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mysqlbackup command is an easy-to-use tool
for making a more complete backup than by using just the
ibbackup command. The
mysqlbackup command backs up:
All the same InnoDB tables, indexes, and so on as
ibbackup to perform this part of the
.ARM: Archive storage engine metadata
.ARZ: Archive storage engine data
.FRM: table definitions
.MRG: Merge storage engine references to other tables
.MYD: MyISAM data
.MYI: MyISAM indexes
.OPT: database configuration information
.PAR: partition definitions
.TRG: trigger parameters
.TRN: trigger namespace information
In addition to creating backups,
prepare a backup for starting a MySQL server on the backup, and it
can copy data, index, and log files from backup directory back to
their original locations.
mysqlbackup is a command that you can use to
take an online backup of your InnoDB tables, and a snapshot of
your MyISAM tables which correspond to the same binlog position as
the backup of InnoDB tables. It also backs up the
.frm files of the tables.
A sample command line to start
$ mysqlbackup --user=dba --password=xyz --compress /etc/my.cnf /backups
--user and the
--password you specify are used to connect to
the MySQL server. This MySQL user must have enough
rights in the MySQL server to
FLUSH TABLES WITH READ LOCK and to
create a dummy marker table
ibbackup_binlog_marker in the
mysql system database in the server (see
Section 7.6, “Example: Setting MySQL Privileges for mysqlbackup” for details on the
required MySQL privileges). In a backup run,
mysqlbackup places the backup in a subdirectory
it creates under the directory
specified above. The name of the backup subdirectory is formed
from the date and the clock time of the backup run.
Make sure that the user or the cron job running
mysqlbackup has the
rights to copy files from the
MySQL database directories to the backup directory.
Make sure that your connection timeouts are
long enough so that the command can keep the connection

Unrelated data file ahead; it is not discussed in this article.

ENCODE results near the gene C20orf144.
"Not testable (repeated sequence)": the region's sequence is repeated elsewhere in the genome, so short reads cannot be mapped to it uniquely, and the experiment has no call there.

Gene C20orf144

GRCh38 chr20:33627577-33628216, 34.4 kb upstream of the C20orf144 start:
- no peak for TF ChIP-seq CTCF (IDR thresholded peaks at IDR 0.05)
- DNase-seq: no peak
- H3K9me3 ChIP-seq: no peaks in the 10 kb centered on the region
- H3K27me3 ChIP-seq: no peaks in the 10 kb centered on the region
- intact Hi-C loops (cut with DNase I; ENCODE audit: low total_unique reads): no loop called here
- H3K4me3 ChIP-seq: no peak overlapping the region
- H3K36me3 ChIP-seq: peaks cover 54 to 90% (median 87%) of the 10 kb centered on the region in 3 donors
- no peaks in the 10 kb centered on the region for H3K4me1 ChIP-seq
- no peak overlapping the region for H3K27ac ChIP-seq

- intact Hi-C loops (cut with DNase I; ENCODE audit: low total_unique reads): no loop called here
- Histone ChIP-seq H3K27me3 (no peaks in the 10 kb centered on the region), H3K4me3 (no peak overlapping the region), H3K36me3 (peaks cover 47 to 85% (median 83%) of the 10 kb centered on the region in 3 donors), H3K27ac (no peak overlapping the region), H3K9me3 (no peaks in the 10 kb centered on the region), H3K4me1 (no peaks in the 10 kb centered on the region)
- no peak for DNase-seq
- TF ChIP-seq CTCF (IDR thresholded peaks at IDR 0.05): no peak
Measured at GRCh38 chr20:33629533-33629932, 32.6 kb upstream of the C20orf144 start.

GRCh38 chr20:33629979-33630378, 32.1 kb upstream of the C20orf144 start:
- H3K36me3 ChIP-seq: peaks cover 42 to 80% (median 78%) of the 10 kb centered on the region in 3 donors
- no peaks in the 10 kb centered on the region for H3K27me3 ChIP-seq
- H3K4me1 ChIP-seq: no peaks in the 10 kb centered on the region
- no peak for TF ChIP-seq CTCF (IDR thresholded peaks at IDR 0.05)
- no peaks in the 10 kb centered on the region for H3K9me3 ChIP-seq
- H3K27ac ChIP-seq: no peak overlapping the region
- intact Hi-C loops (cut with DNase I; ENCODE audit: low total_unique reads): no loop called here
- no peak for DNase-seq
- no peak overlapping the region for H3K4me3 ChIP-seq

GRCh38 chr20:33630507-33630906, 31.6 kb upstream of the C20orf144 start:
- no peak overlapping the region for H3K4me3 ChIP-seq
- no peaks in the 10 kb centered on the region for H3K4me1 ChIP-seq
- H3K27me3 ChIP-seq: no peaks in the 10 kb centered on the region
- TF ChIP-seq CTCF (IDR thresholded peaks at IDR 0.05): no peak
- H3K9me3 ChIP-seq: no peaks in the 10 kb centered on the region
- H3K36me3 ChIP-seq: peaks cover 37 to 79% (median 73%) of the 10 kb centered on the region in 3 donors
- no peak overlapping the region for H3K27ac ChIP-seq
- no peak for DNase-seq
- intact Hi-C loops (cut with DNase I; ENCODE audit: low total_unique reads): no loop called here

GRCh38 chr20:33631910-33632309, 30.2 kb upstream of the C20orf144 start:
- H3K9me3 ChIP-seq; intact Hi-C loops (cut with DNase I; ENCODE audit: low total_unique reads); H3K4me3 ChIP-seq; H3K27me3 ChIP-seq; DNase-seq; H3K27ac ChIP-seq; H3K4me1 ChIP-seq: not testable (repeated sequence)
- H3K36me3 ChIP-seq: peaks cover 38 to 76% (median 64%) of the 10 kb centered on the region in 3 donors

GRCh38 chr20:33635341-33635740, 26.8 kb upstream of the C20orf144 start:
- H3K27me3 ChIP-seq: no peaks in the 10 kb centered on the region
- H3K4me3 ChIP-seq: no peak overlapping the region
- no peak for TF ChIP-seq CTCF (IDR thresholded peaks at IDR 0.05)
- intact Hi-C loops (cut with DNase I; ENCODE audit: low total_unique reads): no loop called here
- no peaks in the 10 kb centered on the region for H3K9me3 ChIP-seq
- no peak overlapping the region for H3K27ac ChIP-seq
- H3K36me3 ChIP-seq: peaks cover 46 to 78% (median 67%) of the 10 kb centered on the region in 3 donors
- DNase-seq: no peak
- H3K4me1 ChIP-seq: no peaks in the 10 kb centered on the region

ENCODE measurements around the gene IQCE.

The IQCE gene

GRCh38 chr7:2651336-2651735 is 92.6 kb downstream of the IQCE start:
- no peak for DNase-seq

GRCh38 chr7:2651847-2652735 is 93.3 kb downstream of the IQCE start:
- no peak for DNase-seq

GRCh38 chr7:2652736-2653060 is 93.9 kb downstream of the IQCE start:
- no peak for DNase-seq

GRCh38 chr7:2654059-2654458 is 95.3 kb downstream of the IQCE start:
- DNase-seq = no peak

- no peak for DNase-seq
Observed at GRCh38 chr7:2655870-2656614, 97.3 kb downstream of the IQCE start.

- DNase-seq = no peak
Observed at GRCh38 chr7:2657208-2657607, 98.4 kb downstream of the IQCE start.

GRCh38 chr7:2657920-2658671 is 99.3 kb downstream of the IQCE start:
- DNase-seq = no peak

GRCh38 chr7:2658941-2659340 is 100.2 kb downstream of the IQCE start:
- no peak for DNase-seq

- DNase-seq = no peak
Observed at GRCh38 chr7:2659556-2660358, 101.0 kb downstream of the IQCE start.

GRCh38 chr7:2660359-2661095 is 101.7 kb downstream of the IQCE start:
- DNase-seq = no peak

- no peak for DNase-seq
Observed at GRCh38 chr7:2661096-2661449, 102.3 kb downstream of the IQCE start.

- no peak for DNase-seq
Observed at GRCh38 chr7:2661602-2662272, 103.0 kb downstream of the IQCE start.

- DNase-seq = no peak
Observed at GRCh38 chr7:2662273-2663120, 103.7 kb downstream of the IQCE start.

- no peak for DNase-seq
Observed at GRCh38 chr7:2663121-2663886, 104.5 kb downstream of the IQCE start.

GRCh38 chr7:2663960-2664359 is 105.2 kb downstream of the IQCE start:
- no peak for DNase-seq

to the server open for the duration of the backup run.
mysqlbackup pings the server after copying each
database to keep the connection alive.
mysqlbackup is run, it first tests a
connection to the MySQL server. Then, it calls
ibbackup and takes an online backup of InnoDB
tables. (This phase does not disturb normal database processing.)
ibbackup run has almost completed,
mysqlbackup executes the SQL command
FLUSH TABLES WITH READ LOCK and then copies the
MyISAM tables and
.frm files to the backup
directory. If you do not run long
other queries in the database at this time, and your MyISAM tables
are small, the locked phase only lasts a couple of seconds.
Otherwise, the whole database, including InnoDB type tables, can
be locked for quite a while. After this,
run to completion and
UNLOCKs the tables.
mysqlbackup command backs up
InnoDB tables (ideally, the bulk of your data) without
interrupting database use, the final stage that copies
non-InnoDB files does temporarily put the database into a
read-only state. For best backup performance and minimal
impact on database processing:
Do not run long
SELECT or other SQL
queries at the time of the backup run.
Keep your MyISAM tables relatively small.
Then the locked phase at the end of an
mysqlbackup run is short (maybe a few
seconds), and does not disturb the normal processing of
mysqld much. If the above two conditions
are not met in your database application, use the plain
ibbackup binary to take the backups.
For a large database, a backup run may take a long time.
Always check that
completed successfully, either by verifying that the
mysqlbackup command returned exit code 0,
or by observing that
printed the text “mysqlbackup completed OK!”.
mysqlbackup command is not the same as
the former “MySQL Backup” open source project
from the MySQL 6.0 source tree. The MySQL Enterprise Backup
product supersedes the MySQL Backup initiative.
Schedule backups during periods when no DDL operations
involving tables are running. See
Section A.1, “Limitations of
ibbackup Commands” for restrictions on backups at
the same time as DDL operations.